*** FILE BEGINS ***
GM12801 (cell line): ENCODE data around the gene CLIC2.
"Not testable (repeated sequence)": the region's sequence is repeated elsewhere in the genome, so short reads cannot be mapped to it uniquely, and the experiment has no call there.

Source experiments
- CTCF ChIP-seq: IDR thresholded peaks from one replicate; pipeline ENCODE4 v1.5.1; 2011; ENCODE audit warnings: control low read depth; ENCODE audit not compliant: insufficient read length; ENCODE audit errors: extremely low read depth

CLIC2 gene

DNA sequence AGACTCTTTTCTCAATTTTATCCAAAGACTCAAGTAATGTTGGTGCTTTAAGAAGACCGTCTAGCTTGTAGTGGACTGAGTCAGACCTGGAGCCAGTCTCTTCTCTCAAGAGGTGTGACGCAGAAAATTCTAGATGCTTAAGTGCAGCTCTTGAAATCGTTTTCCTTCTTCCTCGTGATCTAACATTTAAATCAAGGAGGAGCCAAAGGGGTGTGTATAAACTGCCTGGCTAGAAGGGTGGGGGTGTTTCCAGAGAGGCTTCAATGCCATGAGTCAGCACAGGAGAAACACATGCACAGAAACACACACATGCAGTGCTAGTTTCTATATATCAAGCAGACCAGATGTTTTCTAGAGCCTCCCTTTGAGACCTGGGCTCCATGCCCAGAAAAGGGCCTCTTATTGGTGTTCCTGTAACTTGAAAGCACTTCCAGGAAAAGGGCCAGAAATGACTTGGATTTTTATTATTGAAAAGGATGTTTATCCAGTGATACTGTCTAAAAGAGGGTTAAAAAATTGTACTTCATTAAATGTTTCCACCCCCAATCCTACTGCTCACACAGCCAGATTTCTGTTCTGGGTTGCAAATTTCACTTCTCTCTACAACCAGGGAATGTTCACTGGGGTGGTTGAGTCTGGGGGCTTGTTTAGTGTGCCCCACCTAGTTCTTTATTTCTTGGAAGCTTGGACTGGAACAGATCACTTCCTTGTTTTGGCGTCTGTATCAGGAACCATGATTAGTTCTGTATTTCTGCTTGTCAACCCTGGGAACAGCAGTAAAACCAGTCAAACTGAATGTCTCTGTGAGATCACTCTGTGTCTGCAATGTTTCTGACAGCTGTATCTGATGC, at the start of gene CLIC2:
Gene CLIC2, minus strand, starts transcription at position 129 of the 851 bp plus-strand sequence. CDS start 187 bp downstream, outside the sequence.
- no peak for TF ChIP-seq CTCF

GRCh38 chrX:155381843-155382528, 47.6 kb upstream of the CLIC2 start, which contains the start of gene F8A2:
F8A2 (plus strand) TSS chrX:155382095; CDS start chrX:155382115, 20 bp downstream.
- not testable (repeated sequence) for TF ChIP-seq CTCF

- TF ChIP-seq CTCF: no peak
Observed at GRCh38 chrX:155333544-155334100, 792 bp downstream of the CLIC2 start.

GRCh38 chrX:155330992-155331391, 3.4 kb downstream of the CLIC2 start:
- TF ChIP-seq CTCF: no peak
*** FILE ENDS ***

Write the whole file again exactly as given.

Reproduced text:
GM12801 (cell line): ENCODE data around the gene CLIC2.
"Not testable (repeated sequence)": the region's sequence is repeated elsewhere in the genome, so short reads cannot be mapped to it uniquely, and the experiment has no call there.

Source experiments
- CTCF ChIP-seq: IDR thresholded peaks from one replicate; pipeline ENCODE4 v1.5.1; 2011; ENCODE audit warnings: control low read depth; ENCODE audit not compliant: insufficient read length; ENCODE audit errors: extremely low read depth

CLIC2 gene

DNA sequence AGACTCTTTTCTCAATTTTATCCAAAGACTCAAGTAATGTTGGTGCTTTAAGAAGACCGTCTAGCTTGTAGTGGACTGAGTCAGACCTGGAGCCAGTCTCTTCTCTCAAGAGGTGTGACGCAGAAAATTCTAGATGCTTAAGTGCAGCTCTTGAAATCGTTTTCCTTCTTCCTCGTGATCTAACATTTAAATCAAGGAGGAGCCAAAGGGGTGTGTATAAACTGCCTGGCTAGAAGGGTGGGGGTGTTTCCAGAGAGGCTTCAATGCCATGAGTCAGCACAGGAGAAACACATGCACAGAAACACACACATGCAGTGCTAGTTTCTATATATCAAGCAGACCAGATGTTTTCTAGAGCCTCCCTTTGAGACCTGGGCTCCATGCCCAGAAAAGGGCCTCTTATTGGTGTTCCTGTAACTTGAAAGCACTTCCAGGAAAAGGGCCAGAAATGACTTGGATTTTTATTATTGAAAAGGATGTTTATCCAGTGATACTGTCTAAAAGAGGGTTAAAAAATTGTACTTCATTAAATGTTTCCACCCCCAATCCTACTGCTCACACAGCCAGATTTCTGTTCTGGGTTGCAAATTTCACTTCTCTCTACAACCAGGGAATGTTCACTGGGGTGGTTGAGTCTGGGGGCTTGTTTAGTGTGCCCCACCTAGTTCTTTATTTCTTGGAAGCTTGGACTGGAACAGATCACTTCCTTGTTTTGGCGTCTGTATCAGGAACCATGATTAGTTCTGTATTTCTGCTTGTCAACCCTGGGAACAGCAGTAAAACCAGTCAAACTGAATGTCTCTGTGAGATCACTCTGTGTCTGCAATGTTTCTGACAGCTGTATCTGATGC, at the start of gene CLIC2:
Gene CLIC2, minus strand, starts transcription at position 129 of the 851 bp plus-strand sequence. CDS start 187 bp downstream, outside the sequence.
- no peak for TF ChIP-seq CTCF

GRCh38 chrX:155381843-155382528, 47.6 kb upstream of the CLIC2 start, which contains the start of gene F8A2:
F8A2 (plus strand) TSS chrX:155382095; CDS start chrX:155382115, 20 bp downstream.
- not testable (repeated sequence) for TF ChIP-seq CTCF

- TF ChIP-seq CTCF: no peak
Observed at GRCh38 chrX:155333544-155334100, 792 bp downstream of the CLIC2 start.

GRCh38 chrX:155330992-155331391, 3.4 kb downstream of the CLIC2 start:
- TF ChIP-seq CTCF: no peak